There was a time in the 1990s when a former history teacher, a reporter then of this newspaper, used to write an occasional open letter to the late Sir Seretse Khama, the country’s first president. Were the president still be alive, he would be 100 years this month.
The open letters were part reminiscent and part update on the country’s trajectory, and yet another part, a plea for inspiration as the country was reckoning with the end of a long stretch of economic growth.
Because he is a historian, most likely, he saw his open letters and others he wrote, as a representation of the past and present, as well as his record for posterity.
I would like to assume that the said reporter, now a newspaper owner, probably wrote his open letter by hand and later transcribed it on his newspaper’s desktop computer, to make it ready for printing.
As with most technology, I am almost certain that the computer made his open letter writing effective, perhaps even convenient. But as you will see below, there is nothing like a hand written letter.
According to Hellanicus of Lesbos (480BC-395BC) – the ancient Greek historian – the first ever handwritten letter was sent by the Persian Queen Atossa around 500BC. Since then and as more people became literate, letter writing has been a popular way of sending messages to others, close and further afield.
A fortiori, writing letters has been closely associated with the record of civilisation; the daily routine of political leaders and other famous people; as epistles of religious personae; and as the future literature of the literati.
Indeed, in writing a letter, we convey our state of mind at a particular time, sometimes the casual simplicity of what we observe at that moment, other times, our personal touch on a matter, or our desire for our thoughts to survive for posterity.
To pen a handwritten letter, therefore, is a matter of time, of timing, the writer as well as the reader thereof.
Now we must spit in the face of the cult of the so-called technological efficiency of word processing, instant messaging, email and social media: indeed, the technology that is often complicit in our hastily-held views pretending to be honest assessments of issues, and in our public disagreements that easily develop into the denunciation of others! As we ditch this technology, we must enthusiastically embrace hand letter writing.
You are bound to ask why? Because, anyway you look at it, paradoxically it will cost you more to engage in hand letter writing. You will require your personal time and effort to search for and select the appropriate stationery, be it a postcard, a birthday card, a bereavement card, an embroidered writing pad, or any other writing paper; a preferred pen (even a fountain pen if the occasion calls for it); a relevant envelope, postage stamps, and a trip to the post office box to mail the letter.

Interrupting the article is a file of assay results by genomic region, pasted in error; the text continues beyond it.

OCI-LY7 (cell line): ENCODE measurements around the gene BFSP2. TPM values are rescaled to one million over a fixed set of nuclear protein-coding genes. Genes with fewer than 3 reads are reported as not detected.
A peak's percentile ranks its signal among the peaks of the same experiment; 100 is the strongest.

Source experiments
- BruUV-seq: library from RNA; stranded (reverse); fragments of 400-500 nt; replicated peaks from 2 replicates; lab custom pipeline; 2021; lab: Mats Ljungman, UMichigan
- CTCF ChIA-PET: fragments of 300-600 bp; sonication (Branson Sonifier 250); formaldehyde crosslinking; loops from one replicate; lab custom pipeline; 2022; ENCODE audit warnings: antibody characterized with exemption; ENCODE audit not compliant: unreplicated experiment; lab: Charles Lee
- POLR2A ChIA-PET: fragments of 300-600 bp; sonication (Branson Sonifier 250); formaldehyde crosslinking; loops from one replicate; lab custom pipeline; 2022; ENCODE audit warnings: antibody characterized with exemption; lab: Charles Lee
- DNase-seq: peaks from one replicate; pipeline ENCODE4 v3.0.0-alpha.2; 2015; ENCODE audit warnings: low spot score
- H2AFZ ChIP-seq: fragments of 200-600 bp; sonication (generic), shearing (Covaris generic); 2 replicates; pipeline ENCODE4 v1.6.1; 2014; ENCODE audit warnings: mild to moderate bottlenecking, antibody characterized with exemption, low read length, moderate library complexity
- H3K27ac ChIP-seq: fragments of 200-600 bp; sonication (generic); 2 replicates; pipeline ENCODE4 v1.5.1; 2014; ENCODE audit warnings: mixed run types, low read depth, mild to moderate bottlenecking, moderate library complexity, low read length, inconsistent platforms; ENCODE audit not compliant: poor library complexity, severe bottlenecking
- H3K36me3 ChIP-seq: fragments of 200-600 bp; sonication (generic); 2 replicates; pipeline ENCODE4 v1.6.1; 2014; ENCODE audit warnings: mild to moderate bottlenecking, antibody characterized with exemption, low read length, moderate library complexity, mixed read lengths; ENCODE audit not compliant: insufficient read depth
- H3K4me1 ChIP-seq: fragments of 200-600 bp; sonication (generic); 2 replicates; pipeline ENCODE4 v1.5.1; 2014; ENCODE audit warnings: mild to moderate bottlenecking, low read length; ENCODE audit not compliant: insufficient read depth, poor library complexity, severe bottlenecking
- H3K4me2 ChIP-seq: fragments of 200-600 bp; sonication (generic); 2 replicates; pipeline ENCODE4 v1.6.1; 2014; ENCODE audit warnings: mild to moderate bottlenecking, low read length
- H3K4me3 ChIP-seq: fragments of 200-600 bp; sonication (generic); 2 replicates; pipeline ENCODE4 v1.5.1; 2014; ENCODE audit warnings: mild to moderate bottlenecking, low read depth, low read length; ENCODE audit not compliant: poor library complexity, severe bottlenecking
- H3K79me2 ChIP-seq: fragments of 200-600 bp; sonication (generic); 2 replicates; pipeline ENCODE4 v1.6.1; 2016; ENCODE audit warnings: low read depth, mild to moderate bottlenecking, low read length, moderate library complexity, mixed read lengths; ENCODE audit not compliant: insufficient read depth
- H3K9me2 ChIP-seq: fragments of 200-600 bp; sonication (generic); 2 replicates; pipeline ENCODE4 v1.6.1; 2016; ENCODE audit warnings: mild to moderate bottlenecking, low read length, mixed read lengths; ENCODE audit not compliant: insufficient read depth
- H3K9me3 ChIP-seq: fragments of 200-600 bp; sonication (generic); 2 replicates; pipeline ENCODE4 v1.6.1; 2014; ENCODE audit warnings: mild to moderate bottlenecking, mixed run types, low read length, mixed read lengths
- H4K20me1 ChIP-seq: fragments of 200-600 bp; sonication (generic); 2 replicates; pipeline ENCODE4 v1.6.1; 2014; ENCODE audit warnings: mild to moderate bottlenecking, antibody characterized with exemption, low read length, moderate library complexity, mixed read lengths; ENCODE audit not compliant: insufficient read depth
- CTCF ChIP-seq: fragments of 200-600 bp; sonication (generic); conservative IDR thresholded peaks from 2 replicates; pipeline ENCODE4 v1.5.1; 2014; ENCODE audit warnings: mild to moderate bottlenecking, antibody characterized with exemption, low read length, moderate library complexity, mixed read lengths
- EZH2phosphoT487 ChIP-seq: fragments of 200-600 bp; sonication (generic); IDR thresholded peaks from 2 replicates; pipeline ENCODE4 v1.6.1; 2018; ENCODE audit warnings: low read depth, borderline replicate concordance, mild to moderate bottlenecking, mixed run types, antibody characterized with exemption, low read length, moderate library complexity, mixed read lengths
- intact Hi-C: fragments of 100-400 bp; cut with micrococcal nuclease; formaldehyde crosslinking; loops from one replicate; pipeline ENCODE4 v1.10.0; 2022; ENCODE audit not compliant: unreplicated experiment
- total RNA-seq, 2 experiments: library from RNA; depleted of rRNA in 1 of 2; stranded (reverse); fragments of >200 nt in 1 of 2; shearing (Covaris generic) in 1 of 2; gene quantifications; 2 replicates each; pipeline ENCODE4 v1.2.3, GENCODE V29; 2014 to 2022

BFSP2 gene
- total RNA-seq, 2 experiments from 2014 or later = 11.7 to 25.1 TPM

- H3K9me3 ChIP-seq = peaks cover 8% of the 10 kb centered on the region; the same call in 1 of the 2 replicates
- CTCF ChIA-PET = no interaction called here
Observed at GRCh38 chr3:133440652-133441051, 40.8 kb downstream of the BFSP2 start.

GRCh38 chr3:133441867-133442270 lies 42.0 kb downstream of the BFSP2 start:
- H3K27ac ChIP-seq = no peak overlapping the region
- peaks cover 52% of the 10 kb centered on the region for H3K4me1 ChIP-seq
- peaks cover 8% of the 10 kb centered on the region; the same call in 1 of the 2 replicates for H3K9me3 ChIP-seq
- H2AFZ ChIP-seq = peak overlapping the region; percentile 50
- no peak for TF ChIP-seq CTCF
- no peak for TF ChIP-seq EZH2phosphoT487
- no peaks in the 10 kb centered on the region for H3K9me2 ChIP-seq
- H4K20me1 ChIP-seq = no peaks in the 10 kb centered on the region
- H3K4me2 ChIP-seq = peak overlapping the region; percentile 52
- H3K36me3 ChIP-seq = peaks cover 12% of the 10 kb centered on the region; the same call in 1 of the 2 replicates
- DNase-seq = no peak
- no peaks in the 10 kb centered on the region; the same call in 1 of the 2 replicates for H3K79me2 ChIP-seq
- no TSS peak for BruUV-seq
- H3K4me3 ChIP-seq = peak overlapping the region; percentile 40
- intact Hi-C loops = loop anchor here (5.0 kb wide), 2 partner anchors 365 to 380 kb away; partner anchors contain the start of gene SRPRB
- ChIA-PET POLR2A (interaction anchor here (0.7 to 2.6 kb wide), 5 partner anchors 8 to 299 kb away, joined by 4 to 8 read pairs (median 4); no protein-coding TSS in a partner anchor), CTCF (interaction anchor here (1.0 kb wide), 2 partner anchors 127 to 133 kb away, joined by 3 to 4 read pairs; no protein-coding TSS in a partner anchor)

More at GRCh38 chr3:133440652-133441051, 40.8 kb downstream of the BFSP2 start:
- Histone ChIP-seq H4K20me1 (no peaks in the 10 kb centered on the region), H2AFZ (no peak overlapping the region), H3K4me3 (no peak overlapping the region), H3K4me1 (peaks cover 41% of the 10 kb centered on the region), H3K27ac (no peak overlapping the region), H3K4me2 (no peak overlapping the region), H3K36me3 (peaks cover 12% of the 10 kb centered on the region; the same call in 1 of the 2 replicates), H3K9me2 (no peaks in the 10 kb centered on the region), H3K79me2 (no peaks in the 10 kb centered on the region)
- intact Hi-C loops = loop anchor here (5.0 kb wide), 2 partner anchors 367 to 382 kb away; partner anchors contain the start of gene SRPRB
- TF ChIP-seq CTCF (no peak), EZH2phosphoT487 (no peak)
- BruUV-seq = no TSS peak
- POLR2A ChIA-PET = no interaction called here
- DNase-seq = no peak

These acts are a gift of yourself to others, a promotion of the business of stationers and post offices – which is urgently required – and a deliberate halting of the frenetic pace of modern life. Put differently, it may be that, as in many things, the value of a handwritten letter is not just what it presents, but also what is behind it and what its function is, in our lives.
Additionally, letter writing literally forces our hand to express our own individuality. I have a friend, a professional and business executive in the Gaborone CBD, whose letter writing – no matter the subject matter at hand – is an attractive cursive style of letters, the conveyance of his well-considered thoughts on paper, and a deliberate effort to write legibly.
As a capitalist, I reckon that he sees his handwritten letters as a creative medium that not only fosters his business relationships with others but is also a tool to close yet another deal.
Another friend, in a foreign country, writes his letters with as much concentration as reading a captivating book, by setting aside dedicated time to write letters, making drafts of most of his letters and thoroughly reviewing them, before finally dispatching them at a nearby post office.
Being a European, and a recipient of a strong and admirable Humanities’ education, he probably views his handwritten letters as a momentary time to reflect on life around him and as an opportunity for discernment.
The ex-reporter and my two-letter writers’ friends, unknown to each other but united by history, ideology and education, bring distinct pleasure to all those who read their letters, and confirm the notion that indeed letter writing is itself a conscious act of creation and deliberation, a sharing of themselves, and a metaphor for their presence in our lives.
When we write a letter and thereafter dispatch it, we often expect it to be read and saved, in fact, to be read several times over the lifetime of the receiver of the letter, and to be cherished as a record of our existence at some point in time.
Finally, when we receive letters – irrespective of who we are or what we do – we are compelled to ditch the frantic pace of our lives, by slowing down and sitting down, to read and understand them, as our concentration is required while our senses are heightened.
And whether or not a reply is required or unexpected, still we are gratified by the writing of the letter, its dispatch and its receipt. Now it must be easy finally to accept the simple explanation that those who pen handwritten letters well are likely to write a host of other things, equally well.
So, please go ahead, write and send that letter. And going forward, allow your letter writing to remind you of its enduring usefulness in your civilised life, as bland as it may be and as curated as you intend it.
BONGI D D M RADIPATI*
*Radipati is a contributor to Mmegi